Does Being Qualified To Fly A UAV Make You A Professional Aerial Video-Photographer?

The Professionals.

Before we start this article, it should be noted the question we pose is hypothetical, does being qualified to fly a multicopter/drone with a camera make you a professional video-photographer or is there more to it?

The dictionary definition of professional is that you’re “engaged in a specified activity as one’s main paid occupation rather than as a pastime” on that basis if you buy yourself a Phantom or for that matter a *Parot Bebop, then pay your fees, complete your ops manual to get a PFAW (Permission For Aerial Work), provided the work from that earns you a living then you’re a professional by definition.

However, being a professional multicopter operator with a camera surely doesn’t make you by default a professional video-photographer, if you don’t know your f-stop from your rule of thirds, a simple cut from a cross fade then all you really know is how to safety make a camera airbourne.

Standing Out From The Crowd.

A number of companies that now provide aerial photography work, will have been started by people that have a passion already for RC, it’s clear from the quality of the majority of showreels that most companies have built up the skills in-house or partner with video professionals to output well shot, stable footage where thought has gone into the framing and movement. For those with a genuine passion for their work sound too will be given equally as much thought. We love nothing more than watching a well polished showreel.

Despite being years old, this showreel has an attention to detail from audio to the transitions.

Sinister Motives?

As mere hobbyists ourselves we do worry when we see supposed professionals complaining about hobbyists, there’s an irony in the fact most professionals would have started off as hobbyists themselves. Whilst there are valid reasons to be worried about the behavior of a number of idiots flying and uploading videos to YouTube which show a lack of knowledge or common sense, you cannot tar everyone with the same brush.

On the run up to Christmas 2014, there was almost hysteria, saying every man and his dog would buy a multicopter and perform rectless flying, we were almost expecting drones to be falling from the sky like snow, it was the biggest panic since the Millennium Bug yet even less eventful.  We can’t help but fear a few doom mongers were actually disappointed there was so little negative news.

There is also a worrying undertone of vexatious moaning and complaining, not only directed at the hobbyist but fellow professionals, for some, the issue isn’t safety (albeit it makes a handy excuse) but simply killing off any competition for aerial work in their locality, the CAA is in danger of being misused as a body dealing with tit-for-tat complaints.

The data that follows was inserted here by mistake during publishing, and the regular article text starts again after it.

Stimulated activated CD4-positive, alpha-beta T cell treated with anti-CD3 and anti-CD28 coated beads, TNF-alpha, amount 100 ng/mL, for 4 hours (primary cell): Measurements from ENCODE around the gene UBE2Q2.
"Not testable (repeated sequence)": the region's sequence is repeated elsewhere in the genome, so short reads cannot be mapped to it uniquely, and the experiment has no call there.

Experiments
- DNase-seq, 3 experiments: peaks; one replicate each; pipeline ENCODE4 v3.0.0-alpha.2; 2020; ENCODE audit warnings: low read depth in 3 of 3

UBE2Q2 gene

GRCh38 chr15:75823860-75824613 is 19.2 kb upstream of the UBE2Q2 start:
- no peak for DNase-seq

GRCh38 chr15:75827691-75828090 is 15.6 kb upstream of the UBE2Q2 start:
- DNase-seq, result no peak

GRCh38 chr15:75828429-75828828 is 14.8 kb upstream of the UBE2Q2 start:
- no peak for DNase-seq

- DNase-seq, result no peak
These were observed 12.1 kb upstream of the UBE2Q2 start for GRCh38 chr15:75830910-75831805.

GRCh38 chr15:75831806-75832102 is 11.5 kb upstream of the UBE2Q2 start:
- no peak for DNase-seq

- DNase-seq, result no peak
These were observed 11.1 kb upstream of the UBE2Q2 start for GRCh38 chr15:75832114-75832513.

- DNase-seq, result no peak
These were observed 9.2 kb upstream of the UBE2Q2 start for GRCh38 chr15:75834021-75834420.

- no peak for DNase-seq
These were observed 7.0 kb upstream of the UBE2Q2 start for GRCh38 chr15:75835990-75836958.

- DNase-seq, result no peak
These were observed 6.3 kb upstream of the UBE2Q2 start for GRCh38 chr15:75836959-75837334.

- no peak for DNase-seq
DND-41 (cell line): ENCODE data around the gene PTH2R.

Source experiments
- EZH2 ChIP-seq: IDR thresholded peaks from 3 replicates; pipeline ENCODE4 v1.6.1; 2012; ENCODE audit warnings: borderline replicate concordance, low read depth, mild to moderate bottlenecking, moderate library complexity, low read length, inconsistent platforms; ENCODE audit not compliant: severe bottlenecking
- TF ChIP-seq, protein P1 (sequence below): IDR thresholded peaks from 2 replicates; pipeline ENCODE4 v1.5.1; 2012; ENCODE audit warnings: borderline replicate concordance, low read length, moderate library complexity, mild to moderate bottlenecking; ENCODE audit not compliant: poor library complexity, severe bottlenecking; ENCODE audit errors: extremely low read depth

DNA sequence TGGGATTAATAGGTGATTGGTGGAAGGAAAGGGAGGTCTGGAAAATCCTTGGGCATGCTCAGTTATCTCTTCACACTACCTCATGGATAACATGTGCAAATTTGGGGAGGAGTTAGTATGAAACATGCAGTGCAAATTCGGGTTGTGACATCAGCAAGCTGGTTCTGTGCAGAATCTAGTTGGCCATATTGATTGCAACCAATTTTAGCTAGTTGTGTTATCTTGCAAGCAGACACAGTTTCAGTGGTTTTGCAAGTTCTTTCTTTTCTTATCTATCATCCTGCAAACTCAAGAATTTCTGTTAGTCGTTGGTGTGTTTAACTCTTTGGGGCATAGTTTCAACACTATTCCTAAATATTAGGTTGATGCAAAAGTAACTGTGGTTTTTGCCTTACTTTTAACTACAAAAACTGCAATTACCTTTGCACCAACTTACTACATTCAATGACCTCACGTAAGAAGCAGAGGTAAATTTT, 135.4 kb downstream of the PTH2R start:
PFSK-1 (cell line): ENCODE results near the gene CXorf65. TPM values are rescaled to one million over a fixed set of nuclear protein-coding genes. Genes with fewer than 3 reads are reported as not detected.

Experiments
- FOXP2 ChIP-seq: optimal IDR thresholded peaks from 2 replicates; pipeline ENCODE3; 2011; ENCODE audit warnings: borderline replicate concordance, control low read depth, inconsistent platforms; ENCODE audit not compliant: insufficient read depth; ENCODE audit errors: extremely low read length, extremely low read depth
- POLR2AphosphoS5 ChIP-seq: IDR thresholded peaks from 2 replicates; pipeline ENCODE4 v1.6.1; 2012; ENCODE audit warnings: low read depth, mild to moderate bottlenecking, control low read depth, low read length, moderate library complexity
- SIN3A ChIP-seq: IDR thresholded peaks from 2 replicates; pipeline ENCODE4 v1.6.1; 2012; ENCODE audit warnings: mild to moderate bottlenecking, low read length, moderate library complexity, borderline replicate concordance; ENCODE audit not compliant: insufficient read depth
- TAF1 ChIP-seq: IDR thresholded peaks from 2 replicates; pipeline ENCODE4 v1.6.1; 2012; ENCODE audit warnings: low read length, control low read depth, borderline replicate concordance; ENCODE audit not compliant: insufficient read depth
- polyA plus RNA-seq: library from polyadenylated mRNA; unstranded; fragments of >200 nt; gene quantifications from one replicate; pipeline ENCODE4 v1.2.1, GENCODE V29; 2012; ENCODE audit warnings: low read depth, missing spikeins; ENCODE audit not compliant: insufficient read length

Real Pros Succeed Regardless.

In the conventional photography world, it is a bitchy business, in our local city photographers have almost come to blows and even drawn the police into some complaints, many hate with a passion the students and keen amateurs that take a punt for wedding work, there are parallels with the multicopter world. Yet amongst the bickering there are those professionals that deliver such a good end result they don’t need to get involved, they have their regular clients, they can ask the price they want as the end results are simply on a different level than even the most skilled of keen amateurs could match. For sure professionals turning up for work, will have suitable camera gear, lighting, sound equipment and post tools to finish the job.

A Rude Awakening.

It’s wholly wrong and illegal for a small minority of non-professionals to do aerial work for payment, but we’re sure it must go on, so sympathise when those with a PFAW are angered, at the same time when some of those with a PFAW use a Phantom and GoPro and sell video from that at a premium price, we can’t help but think they’ve not got a long term business plan.

Some local news teams in the UK are training up their photographers to have a PFAW, where this isn’t being paid for in-house some photographers are taking the initiative and are training in their own time. Any client paying regularly for work seeing a Phantom brought to the location is soon going to think, how much will this cost to bring in-house?  Every wedding video-photographer up and down the country is thinking, maybe I should get a drone and include aerial views, they’re especially ideal for those vulgar couples who wish to burn extortionate sums.

Eventually the market will be saturated with those capable and with a PFAW and then the differentiating factor will be how polished the end result is. If you think jello is fine and “a look” is merely slapping on a vignette and using a transition effect such as a film burn, you’ll be in for a rude awakening one day.

Finally, if you deem being a professional as simply making a living from your work then take note from the included wedding video that there is clearly levels of being professional!

*We have a confession to make, the Parrot Bebop was mentioned just for comedy value, although it’s actually surprisingly good.

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